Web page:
- Associated Press - Monday, August 4, 2014

KANSAS CITY, Mo. (AP) - The Nelson-Atkins Museum of Art in Kansas City is considering an ambitious plan to create a unified cultural district around the museum that would include lawns, public art installations, bike trails and connecting bridges.

Supporters stress the plan offered by a New York design firm Weiss/Manfredi, which was paid for by the Hall Family Foundation and the Kauffman Foundation, is only in its preliminary stages. Similar proposals have been discussed for about 50 years, but the cultural district is now a key goal in the museum’s April 2013 strategic plan, The Kansas City Star reported (https://bit.ly/1pRseqr ).

The proposed district would encompass roughly 4 square miles in a 1-mile radius around the museum, with areas linked by bike and walking trails, pedestrian bridges and enhanced lighting and security. No one has estimated the cost of the proposal.

“We’re trying to dream a future for the Nelson-Atkins and for Kansas City in which art and our institution play a more intrinsic role in people’s lives,” said the museum’s director/CEO, Julian Zugazagoitia. “This is first renderings, a crystallization of dreams that have been discussed for many years by many, being brought to light for public discussion by these great architects.”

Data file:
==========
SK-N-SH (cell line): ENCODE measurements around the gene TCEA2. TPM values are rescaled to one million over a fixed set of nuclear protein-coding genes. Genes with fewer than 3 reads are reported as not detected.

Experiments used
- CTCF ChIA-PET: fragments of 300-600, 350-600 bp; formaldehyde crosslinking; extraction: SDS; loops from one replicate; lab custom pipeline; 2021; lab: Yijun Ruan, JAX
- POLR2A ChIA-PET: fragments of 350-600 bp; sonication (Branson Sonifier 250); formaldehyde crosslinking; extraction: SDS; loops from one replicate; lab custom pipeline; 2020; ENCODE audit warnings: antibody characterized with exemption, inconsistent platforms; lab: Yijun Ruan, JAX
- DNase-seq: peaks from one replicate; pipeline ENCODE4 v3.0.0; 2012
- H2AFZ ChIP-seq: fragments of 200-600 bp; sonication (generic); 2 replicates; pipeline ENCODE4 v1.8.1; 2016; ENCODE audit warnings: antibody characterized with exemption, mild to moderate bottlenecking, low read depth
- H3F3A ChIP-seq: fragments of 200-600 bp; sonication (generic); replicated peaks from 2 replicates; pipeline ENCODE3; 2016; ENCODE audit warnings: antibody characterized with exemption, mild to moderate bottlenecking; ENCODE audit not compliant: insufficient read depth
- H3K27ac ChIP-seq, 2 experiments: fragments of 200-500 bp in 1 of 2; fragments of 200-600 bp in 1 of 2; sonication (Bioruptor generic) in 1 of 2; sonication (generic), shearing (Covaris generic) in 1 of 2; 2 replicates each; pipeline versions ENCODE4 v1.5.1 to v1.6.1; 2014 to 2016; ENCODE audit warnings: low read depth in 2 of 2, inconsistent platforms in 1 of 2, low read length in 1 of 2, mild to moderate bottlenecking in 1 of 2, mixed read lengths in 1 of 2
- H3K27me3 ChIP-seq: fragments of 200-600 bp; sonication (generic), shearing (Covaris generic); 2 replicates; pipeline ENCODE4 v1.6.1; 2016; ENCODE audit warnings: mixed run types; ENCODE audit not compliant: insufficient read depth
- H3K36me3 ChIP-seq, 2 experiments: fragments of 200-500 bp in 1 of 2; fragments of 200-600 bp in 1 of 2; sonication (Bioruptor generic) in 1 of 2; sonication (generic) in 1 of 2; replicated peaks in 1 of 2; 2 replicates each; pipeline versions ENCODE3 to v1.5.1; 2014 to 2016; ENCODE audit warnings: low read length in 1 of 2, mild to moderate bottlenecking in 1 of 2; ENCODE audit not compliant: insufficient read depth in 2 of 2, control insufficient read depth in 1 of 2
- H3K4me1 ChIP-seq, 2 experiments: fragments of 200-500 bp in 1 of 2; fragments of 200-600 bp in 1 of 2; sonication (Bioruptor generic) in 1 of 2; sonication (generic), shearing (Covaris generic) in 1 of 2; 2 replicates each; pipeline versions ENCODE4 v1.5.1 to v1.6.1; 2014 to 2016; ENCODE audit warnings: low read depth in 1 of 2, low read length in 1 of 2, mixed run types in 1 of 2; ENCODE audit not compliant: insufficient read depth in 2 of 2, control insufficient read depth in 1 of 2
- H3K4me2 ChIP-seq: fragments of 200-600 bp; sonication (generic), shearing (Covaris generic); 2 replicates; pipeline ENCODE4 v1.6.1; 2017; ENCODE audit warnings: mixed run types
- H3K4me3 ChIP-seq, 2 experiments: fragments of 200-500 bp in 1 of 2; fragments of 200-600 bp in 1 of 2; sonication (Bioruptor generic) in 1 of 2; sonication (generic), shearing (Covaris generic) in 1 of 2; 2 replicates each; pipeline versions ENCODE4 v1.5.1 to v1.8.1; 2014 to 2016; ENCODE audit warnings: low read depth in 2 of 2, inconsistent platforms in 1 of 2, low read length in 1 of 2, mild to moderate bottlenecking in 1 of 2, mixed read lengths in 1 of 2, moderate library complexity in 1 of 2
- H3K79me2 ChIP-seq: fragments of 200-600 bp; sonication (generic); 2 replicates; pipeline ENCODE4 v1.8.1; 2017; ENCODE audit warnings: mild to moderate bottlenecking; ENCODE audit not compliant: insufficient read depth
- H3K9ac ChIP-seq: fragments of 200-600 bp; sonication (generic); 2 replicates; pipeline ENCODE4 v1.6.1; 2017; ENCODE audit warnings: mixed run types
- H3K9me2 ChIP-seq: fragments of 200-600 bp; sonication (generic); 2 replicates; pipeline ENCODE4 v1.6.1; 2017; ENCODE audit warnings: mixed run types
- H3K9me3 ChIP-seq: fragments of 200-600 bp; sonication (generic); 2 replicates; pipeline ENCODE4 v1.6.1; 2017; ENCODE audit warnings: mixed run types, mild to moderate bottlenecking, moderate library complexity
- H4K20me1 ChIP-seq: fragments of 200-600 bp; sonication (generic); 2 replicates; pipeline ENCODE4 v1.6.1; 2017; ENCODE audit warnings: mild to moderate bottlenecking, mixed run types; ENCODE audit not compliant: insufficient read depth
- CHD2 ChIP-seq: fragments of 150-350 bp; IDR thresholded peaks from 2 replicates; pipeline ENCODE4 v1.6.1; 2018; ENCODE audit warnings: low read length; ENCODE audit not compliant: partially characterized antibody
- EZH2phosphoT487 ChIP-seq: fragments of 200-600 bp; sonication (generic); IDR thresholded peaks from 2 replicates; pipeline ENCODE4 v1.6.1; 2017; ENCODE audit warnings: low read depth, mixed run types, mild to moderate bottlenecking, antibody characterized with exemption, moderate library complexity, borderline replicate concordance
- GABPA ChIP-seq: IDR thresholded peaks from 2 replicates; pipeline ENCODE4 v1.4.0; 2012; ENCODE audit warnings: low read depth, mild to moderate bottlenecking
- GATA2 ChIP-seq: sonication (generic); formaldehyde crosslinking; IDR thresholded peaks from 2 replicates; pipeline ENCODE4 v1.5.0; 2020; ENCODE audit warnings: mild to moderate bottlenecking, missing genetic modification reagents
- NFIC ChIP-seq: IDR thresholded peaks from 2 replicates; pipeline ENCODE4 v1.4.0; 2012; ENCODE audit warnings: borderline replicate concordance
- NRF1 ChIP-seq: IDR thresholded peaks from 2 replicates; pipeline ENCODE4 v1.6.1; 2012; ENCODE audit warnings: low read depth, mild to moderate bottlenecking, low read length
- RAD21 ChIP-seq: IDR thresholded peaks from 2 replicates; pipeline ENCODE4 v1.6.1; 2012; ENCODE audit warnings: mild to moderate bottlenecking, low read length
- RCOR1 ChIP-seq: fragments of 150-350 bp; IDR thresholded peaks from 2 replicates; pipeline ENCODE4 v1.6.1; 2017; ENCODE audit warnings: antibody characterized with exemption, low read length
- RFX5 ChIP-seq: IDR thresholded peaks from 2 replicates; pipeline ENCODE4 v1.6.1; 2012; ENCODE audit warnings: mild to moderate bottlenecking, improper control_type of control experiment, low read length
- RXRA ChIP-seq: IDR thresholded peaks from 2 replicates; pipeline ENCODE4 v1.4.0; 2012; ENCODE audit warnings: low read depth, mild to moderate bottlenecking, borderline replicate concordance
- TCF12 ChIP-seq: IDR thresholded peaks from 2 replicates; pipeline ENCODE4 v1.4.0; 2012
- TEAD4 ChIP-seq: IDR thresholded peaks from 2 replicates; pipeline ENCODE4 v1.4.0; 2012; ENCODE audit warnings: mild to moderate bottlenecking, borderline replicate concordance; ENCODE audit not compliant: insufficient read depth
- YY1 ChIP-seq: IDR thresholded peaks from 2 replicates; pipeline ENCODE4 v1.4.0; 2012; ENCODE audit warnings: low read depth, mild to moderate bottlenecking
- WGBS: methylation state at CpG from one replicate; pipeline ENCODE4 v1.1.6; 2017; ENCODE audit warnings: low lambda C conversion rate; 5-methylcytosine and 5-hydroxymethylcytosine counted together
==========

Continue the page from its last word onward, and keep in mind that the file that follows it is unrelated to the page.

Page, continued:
Zugazagoitia has been informally sharing plan with board members, city officials and the museum’s neighbors in the recent months.

The study also suggests razing some buildings, including some homes, on museum-owned land north of the facility, and that suggestion has raised some concerns.

Galen Mussman, president of the Rockhill Homes Association, said parts of the proposal are “really exciting” but he questioned the proposal to tear down homes.

“The people in Rockhill love the Nelson as an institution, but we’re not crazy about the Nelson as a neighbor,” he said. “It’s almost a schizophrenic thing. We love what they do and we’re happy to have that jewel close by, but they’re not doing a lot of things directly to help the neighborhood.”

Nothing is written in stone, said Catherine Futter, the museum’s senior curator of architecture, design and decorative arts. “New ideas can come from these.”

Public input into the plan will officially begin Oct. 24, when Marion Weiss and Michael Manfredi hold a public discussion about the study.


Information from: The Kansas City Star, https://www.kcstar.com

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